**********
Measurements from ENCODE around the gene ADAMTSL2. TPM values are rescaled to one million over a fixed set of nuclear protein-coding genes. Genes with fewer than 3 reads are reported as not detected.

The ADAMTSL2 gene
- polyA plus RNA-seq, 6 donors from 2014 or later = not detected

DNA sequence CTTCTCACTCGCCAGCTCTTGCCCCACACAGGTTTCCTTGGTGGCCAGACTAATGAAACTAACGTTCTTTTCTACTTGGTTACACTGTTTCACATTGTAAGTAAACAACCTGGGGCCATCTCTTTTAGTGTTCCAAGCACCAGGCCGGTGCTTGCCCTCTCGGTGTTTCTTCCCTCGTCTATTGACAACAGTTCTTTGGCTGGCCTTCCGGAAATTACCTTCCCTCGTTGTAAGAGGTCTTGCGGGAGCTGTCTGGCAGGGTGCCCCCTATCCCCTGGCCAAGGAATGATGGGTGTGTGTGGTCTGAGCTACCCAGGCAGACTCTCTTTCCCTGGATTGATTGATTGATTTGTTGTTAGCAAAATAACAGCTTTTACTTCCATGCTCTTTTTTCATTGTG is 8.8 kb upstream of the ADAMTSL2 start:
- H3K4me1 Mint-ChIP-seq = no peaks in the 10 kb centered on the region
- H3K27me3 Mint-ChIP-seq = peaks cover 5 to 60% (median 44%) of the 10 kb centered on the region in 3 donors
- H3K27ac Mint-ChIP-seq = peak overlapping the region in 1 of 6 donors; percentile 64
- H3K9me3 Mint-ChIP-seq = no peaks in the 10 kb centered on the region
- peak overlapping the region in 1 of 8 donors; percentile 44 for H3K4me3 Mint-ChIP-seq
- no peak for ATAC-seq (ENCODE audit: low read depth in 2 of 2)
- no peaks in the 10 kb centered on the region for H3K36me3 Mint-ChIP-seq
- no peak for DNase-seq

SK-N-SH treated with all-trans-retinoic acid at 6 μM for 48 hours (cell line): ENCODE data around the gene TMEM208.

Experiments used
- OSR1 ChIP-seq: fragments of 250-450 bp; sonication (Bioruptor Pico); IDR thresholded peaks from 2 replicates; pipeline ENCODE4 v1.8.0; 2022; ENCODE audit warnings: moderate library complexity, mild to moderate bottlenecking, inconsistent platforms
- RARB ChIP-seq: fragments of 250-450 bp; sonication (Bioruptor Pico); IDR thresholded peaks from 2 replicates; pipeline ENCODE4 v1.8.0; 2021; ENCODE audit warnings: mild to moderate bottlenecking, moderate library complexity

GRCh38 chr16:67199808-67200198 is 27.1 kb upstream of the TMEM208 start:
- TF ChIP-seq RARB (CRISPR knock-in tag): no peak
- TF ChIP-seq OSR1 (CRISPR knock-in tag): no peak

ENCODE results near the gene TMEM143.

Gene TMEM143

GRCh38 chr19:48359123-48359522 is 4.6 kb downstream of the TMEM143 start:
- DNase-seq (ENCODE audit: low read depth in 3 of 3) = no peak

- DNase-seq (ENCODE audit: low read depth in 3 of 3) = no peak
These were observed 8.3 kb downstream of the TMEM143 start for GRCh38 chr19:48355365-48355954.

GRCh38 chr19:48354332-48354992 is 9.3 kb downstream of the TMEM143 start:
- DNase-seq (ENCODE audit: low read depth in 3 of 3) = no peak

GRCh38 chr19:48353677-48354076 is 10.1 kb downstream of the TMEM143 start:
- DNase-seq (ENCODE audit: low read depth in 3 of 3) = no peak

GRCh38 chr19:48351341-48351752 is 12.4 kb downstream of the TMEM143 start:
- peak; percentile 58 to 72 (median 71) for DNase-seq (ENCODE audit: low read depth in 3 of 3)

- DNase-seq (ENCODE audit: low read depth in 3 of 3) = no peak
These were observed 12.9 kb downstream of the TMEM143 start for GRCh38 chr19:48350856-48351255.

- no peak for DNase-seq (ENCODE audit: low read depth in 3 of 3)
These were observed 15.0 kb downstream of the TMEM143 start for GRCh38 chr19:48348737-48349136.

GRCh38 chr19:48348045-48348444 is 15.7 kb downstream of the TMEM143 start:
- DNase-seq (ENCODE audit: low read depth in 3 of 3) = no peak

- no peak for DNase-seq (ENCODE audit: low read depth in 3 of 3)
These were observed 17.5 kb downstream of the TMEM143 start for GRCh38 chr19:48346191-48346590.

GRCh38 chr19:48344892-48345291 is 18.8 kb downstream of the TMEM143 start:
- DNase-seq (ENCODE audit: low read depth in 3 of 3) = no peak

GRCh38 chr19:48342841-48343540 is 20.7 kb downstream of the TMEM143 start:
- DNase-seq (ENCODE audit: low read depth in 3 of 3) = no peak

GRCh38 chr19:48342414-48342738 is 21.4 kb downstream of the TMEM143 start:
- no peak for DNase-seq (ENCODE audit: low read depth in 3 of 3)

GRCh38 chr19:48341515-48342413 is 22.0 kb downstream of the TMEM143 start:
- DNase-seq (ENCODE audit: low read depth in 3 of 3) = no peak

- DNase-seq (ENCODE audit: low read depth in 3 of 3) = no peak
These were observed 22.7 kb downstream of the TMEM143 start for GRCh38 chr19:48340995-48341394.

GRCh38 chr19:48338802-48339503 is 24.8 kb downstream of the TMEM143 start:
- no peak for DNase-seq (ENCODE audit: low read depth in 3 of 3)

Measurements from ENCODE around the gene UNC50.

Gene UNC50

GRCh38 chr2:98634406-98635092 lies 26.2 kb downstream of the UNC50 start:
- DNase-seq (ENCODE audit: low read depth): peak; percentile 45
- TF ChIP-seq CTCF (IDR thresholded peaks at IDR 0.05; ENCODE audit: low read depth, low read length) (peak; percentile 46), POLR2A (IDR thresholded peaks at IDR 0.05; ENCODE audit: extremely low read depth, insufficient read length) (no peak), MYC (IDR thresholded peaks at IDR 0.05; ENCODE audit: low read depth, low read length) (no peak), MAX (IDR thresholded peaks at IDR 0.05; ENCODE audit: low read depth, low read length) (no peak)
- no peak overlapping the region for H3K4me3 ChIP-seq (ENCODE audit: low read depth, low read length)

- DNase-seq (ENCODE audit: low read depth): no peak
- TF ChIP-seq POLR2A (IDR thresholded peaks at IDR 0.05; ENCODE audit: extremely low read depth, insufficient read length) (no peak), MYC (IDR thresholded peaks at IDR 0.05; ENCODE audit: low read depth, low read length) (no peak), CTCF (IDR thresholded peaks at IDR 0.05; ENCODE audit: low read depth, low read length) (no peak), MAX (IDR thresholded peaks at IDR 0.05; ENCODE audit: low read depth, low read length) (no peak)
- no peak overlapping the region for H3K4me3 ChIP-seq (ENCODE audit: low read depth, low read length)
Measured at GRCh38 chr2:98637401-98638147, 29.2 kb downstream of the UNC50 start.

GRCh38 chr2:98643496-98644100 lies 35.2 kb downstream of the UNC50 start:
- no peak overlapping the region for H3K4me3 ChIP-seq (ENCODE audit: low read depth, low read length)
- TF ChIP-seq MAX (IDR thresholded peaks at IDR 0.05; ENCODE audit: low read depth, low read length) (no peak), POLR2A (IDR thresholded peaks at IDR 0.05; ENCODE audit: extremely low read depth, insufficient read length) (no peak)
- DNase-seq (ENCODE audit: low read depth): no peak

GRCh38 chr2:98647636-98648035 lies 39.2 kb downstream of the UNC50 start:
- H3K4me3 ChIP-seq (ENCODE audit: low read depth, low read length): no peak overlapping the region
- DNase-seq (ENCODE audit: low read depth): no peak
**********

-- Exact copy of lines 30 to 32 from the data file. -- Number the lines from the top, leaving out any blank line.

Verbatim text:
GRCh38 chr19:48351341-48351752 is 12.4 kb downstream of the TMEM143 start:
- peak; percentile 58 to 72 (median 71) for DNase-seq (ENCODE audit: low read depth in 3 of 3)

- DNase-seq (ENCODE audit: low read depth in 3 of 3) = no peak